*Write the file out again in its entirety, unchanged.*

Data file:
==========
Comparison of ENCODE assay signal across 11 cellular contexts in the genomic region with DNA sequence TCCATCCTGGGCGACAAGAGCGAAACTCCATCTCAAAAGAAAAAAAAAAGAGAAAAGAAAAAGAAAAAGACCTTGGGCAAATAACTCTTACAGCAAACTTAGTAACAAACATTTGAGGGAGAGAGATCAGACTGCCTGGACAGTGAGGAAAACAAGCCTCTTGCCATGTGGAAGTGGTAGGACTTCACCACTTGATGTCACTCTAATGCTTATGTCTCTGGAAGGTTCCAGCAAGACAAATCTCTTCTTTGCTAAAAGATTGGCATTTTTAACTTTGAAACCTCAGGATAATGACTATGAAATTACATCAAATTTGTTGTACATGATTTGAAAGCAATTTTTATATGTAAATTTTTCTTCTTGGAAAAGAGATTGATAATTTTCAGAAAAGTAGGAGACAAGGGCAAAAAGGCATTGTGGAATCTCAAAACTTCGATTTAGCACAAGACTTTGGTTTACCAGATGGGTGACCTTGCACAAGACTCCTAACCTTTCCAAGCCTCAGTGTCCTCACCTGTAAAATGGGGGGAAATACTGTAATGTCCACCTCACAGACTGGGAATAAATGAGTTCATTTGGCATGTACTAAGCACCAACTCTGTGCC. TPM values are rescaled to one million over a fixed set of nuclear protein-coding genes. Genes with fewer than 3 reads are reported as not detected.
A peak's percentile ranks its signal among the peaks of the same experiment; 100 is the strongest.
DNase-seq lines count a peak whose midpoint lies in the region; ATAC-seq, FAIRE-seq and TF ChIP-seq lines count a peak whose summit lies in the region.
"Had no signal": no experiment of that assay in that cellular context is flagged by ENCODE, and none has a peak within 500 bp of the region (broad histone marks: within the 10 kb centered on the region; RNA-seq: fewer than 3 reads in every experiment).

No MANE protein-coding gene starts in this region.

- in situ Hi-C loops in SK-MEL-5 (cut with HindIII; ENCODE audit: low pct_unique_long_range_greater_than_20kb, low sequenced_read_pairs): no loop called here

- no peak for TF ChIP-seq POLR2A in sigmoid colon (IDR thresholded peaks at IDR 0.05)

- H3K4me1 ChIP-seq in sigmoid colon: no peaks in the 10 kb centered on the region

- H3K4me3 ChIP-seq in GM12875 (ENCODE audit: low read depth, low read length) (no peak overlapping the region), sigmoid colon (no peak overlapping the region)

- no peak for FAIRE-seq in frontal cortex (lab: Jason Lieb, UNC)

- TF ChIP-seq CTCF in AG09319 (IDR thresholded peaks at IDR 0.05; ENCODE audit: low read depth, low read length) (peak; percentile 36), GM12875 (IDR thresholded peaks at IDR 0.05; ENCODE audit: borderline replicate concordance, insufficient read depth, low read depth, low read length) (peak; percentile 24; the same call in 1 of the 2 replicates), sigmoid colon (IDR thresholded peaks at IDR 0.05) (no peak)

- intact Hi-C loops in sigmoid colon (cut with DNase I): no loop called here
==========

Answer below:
Comparison of ENCODE assay signal across 11 cellular contexts in the genomic region with DNA sequence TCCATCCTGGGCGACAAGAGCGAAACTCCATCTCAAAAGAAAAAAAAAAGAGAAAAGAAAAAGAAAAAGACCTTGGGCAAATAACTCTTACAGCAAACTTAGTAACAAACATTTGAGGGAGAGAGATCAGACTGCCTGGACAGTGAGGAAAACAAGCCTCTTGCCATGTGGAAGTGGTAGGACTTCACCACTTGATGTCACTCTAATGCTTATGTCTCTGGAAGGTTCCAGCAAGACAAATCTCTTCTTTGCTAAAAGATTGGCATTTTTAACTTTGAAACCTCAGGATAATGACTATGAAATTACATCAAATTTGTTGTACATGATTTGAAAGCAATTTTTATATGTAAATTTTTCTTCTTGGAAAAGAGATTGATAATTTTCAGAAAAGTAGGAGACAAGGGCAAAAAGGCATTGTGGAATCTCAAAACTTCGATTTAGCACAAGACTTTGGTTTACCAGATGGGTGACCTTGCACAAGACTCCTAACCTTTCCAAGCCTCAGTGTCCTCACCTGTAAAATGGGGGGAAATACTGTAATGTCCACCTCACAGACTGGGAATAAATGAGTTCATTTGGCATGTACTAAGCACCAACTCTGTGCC. TPM values are rescaled to one million over a fixed set of nuclear protein-coding genes. Genes with fewer than 3 reads are reported as not detected.
A peak's percentile ranks its signal among the peaks of the same experiment; 100 is the strongest.
DNase-seq lines count a peak whose midpoint lies in the region; ATAC-seq, FAIRE-seq and TF ChIP-seq lines count a peak whose summit lies in the region.
"Had no signal": no experiment of that assay in that cellular context is flagged by ENCODE, and none has a peak within 500 bp of the region (broad histone marks: within the 10 kb centered on the region; RNA-seq: fewer than 3 reads in every experiment).

No MANE protein-coding gene starts in this region.

- in situ Hi-C loops in SK-MEL-5 (cut with HindIII; ENCODE audit: low pct_unique_long_range_greater_than_20kb, low sequenced_read_pairs): no loop called here

- no peak for TF ChIP-seq POLR2A in sigmoid colon (IDR thresholded peaks at IDR 0.05)

- H3K4me1 ChIP-seq in sigmoid colon: no peaks in the 10 kb centered on the region

- H3K4me3 ChIP-seq in GM12875 (ENCODE audit: low read depth, low read length) (no peak overlapping the region), sigmoid colon (no peak overlapping the region)

- no peak for FAIRE-seq in frontal cortex (lab: Jason Lieb, UNC)

- TF ChIP-seq CTCF in AG09319 (IDR thresholded peaks at IDR 0.05; ENCODE audit: low read depth, low read length) (peak; percentile 36), GM12875 (IDR thresholded peaks at IDR 0.05; ENCODE audit: borderline replicate concordance, insufficient read depth, low read depth, low read length) (peak; percentile 24; the same call in 1 of the 2 replicates), sigmoid colon (IDR thresholded peaks at IDR 0.05) (no peak)

- intact Hi-C loops in sigmoid colon (cut with DNase I): no loop called here